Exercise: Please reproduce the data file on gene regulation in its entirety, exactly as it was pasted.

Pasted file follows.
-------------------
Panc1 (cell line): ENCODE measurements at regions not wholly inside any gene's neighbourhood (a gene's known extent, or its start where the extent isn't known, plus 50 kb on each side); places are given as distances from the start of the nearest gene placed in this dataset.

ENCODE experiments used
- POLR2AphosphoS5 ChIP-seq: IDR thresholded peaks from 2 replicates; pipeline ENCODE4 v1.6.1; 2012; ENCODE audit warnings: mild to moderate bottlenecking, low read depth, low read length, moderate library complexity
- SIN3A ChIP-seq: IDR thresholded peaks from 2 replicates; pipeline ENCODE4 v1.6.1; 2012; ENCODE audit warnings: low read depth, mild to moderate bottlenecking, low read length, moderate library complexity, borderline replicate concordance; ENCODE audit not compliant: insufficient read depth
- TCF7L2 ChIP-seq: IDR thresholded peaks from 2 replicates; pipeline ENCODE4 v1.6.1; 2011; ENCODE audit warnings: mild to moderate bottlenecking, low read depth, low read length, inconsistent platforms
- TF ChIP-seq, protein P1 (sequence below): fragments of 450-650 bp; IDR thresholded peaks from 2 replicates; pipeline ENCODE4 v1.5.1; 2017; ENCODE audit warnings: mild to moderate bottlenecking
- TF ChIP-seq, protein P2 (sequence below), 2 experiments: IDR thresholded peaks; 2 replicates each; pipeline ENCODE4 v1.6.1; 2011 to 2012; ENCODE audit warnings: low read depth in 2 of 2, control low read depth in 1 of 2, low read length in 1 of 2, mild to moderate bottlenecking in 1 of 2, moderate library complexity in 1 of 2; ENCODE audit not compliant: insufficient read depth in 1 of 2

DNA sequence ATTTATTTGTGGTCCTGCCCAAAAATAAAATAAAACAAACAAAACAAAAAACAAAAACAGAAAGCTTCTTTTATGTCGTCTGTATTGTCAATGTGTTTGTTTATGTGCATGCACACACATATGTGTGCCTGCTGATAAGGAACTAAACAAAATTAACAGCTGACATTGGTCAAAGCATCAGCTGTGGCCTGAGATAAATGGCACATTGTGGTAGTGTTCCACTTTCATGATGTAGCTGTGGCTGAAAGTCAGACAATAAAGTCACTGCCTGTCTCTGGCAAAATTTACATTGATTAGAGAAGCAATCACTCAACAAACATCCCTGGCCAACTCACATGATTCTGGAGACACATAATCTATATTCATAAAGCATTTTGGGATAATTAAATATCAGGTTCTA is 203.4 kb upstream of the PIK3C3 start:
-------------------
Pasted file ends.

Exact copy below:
Panc1 (cell line): ENCODE measurements at regions not wholly inside any gene's neighbourhood (a gene's known extent, or its start where the extent isn't known, plus 50 kb on each side); places are given as distances from the start of the nearest gene placed in this dataset.

ENCODE experiments used
- POLR2AphosphoS5 ChIP-seq: IDR thresholded peaks from 2 replicates; pipeline ENCODE4 v1.6.1; 2012; ENCODE audit warnings: mild to moderate bottlenecking, low read depth, low read length, moderate library complexity
- SIN3A ChIP-seq: IDR thresholded peaks from 2 replicates; pipeline ENCODE4 v1.6.1; 2012; ENCODE audit warnings: low read depth, mild to moderate bottlenecking, low read length, moderate library complexity, borderline replicate concordance; ENCODE audit not compliant: insufficient read depth
- TCF7L2 ChIP-seq: IDR thresholded peaks from 2 replicates; pipeline ENCODE4 v1.6.1; 2011; ENCODE audit warnings: mild to moderate bottlenecking, low read depth, low read length, inconsistent platforms
- TF ChIP-seq, protein P1 (sequence below): fragments of 450-650 bp; IDR thresholded peaks from 2 replicates; pipeline ENCODE4 v1.5.1; 2017; ENCODE audit warnings: mild to moderate bottlenecking
- TF ChIP-seq, protein P2 (sequence below), 2 experiments: IDR thresholded peaks; 2 replicates each; pipeline ENCODE4 v1.6.1; 2011 to 2012; ENCODE audit warnings: low read depth in 2 of 2, control low read depth in 1 of 2, low read length in 1 of 2, mild to moderate bottlenecking in 1 of 2, moderate library complexity in 1 of 2; ENCODE audit not compliant: insufficient read depth in 1 of 2

DNA sequence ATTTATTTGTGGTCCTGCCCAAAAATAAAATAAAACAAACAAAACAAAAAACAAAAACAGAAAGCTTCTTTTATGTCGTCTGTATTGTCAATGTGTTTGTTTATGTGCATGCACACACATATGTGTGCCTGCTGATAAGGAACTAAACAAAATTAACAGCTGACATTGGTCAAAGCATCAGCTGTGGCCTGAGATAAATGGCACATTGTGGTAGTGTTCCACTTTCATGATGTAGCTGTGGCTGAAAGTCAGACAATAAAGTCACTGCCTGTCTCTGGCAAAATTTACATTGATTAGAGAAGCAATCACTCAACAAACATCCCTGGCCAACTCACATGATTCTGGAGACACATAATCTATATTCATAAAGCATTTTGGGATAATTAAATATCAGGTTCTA is 203.4 kb upstream of the PIK3C3 start: